FTTH networks have an extensive footprint that is perfect for supporting fast-growing mobile applications such as distributed antenna system (DAS), small cell and Wi-Fi backhaul and/or C-RAN fronthaul. To get maximum usage out of their existing fiber assets, operators are using wave division multiplexing (WDM) over existing fiber to get 8, 16, or even 40 channels over a single fiber. The more channels that run over a fiber, the lower the overall costs. (See Figure 2.)

Figure 2. WDM Architecture.

WDM is a method of combining or separating multiple wavelengths of light in (MUX) or out (DE-MUX) of a single strand of fiber, with each wavelength of light carrying a different signal. In so-called passive WDM, the use of optical filters allows a pre-determined range of wavelengths and lets another range of wavelengths pass through via thin-film filter technology. Thin layers are stacked together, and consecutive reflections on the interfaces between these layers create interference effects that let light pass through for certain wavelengths and reflect others.

Passive WDM technology is a great fit for C-RAN fronthaul networks as it eliminates the need for an active optical transport layer to handle the wavelengths — and hence reduces electrical power requirements, an important factor for small cell deployments. With passive WDM, a service provider can deliver a wider range of services, adopt new business models, offer innovative services, and enter new markets using existing FTTH networks.

The C-RAN Advantage
C-RAN provides lots of advantages including less capital expenditures, lower maintenance costs, and better space utilization. C-RAN makes it less costly to maintain BBUs at a central location because operators don’t need truck rolls to each cell site. They can often leverage existing central office or cell site infrastructure to create the C-RAN hubs. In addition to creating savings on hardware costs, the C-RAN model can create significant savings in terms of power, cooling and site leasing costs. In Asia, the first region to successfully deploy C-RAN commercially, operators have seen operating expenditures (OpEx) drop 30% to 50%.*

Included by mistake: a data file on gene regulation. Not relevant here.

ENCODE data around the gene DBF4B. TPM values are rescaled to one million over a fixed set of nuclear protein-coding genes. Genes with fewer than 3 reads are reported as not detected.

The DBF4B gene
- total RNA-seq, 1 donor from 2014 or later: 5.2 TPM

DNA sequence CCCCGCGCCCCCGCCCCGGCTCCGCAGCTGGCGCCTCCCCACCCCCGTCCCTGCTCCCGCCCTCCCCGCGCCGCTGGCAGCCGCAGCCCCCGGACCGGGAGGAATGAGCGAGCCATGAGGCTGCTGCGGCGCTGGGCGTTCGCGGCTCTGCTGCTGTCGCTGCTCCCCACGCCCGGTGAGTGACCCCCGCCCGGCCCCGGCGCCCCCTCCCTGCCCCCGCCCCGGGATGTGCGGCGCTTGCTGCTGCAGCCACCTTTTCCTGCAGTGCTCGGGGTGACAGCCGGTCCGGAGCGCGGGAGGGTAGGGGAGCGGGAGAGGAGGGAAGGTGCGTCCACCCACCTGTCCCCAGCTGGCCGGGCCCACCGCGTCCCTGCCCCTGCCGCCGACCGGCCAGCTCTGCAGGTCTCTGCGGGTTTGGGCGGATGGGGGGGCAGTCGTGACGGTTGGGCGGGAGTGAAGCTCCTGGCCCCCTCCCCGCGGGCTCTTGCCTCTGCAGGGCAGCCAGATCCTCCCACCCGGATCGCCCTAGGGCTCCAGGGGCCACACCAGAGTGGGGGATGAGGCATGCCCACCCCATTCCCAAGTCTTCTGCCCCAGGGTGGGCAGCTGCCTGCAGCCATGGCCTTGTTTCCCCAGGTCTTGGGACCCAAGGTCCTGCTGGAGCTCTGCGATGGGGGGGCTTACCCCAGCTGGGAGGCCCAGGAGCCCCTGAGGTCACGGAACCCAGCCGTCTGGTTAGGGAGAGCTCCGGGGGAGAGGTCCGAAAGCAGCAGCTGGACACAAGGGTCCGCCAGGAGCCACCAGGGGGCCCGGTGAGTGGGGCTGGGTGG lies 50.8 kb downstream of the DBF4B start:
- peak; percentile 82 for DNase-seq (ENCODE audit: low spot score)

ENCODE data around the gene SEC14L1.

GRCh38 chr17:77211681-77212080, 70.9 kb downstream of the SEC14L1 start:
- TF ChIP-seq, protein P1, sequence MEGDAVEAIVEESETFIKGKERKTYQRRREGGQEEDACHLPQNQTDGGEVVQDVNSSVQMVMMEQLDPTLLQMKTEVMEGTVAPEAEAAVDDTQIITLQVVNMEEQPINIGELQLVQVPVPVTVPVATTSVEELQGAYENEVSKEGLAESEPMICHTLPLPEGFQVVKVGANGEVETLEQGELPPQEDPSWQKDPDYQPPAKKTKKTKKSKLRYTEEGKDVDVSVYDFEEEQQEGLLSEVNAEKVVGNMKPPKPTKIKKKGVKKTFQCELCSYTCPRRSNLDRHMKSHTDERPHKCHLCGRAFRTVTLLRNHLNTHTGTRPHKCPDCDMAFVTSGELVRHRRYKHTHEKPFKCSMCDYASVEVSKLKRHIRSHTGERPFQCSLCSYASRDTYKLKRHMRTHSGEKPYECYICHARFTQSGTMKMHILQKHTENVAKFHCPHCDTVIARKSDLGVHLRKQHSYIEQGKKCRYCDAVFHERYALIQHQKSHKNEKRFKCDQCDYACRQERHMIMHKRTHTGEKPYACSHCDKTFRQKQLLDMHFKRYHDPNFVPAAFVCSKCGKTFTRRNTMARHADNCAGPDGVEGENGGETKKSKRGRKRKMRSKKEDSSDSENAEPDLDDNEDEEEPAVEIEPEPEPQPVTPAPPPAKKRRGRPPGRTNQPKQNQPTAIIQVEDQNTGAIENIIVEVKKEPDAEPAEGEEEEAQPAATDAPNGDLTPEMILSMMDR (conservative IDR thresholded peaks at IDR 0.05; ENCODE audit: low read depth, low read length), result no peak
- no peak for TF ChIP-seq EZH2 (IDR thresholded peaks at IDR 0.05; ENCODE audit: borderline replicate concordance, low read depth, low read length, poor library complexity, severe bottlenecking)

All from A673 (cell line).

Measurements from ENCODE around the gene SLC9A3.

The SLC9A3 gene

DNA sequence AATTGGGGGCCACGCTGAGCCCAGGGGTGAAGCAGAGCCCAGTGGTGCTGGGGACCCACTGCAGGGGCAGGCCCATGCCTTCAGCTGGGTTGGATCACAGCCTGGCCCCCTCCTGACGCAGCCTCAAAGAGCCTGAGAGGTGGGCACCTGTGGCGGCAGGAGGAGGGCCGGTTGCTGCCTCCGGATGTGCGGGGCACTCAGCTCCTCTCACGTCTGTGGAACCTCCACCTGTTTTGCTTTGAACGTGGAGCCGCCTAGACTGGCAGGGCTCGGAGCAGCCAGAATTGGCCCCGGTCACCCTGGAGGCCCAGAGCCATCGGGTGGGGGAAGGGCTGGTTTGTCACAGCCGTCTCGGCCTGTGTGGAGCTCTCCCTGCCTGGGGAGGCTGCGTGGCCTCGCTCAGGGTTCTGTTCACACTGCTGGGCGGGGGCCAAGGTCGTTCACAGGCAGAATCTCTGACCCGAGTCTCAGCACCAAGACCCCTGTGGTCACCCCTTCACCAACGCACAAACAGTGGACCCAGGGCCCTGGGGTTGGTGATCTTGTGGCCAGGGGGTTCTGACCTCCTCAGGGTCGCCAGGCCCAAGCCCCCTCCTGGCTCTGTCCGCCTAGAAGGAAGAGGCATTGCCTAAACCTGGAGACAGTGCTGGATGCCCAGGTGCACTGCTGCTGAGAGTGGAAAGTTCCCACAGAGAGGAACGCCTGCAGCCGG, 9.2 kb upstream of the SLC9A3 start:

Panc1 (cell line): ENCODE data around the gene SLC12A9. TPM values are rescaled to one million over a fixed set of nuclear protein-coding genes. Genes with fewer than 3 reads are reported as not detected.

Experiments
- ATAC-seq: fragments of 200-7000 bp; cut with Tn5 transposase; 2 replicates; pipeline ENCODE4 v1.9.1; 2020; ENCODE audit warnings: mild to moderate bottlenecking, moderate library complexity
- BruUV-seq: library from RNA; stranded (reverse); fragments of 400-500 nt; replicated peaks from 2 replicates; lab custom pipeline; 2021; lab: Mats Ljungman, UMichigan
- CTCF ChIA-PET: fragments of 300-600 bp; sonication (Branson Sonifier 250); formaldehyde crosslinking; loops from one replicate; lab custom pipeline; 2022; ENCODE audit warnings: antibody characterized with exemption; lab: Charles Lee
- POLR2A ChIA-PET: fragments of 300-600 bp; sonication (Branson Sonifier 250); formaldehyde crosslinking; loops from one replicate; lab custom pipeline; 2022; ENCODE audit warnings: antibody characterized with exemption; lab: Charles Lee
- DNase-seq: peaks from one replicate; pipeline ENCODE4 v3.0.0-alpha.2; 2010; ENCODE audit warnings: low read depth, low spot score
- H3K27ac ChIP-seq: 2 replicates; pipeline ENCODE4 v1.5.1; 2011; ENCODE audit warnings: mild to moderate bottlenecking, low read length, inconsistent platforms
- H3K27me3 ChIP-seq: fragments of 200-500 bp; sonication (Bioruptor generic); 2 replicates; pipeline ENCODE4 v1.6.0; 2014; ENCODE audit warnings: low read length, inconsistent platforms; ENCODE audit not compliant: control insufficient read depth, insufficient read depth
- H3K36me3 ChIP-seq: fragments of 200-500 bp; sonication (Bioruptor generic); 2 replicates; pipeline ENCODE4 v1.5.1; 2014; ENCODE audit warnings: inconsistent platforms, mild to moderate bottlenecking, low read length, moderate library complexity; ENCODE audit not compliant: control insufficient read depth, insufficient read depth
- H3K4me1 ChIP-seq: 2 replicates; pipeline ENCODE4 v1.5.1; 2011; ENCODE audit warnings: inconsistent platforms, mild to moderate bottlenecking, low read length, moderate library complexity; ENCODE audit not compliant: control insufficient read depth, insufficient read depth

The first step in the journey toward 4.5G and 5G is centralizing the RAN. Operators are doing this today by creating centralized BBU pools and leveraging their fiber networks to provide fronthaul from the cell sites to the BBU pools.

The next step in the process will be virtualization. Virtualization is already being deployed in the core of the network, but it will eventually flow out to the RAN, too.

When C-RAN comes to mean Cloud RAN, then we really will see some exceptional service levels in wireless networks. Operators recognize this and are taking steps now, in the form of centralization, to get there.

*See the China Mobile Research Institute white paper, C-RAN: The Road Towards Green RAN, version 2.5, October 2011 at (page 37).





About Author

Wes Oxlee is Director of Business Development at CommScope Connectivity Solutions business unit of CommScope. Wes has 32 years of telecommunications industry experience with a primary focus on optical fiber external plant networks. Previously, his 16-year career was with Telstra and NDC, where he was the National Technical Specialist for fiber optics external. For more information, please email or visit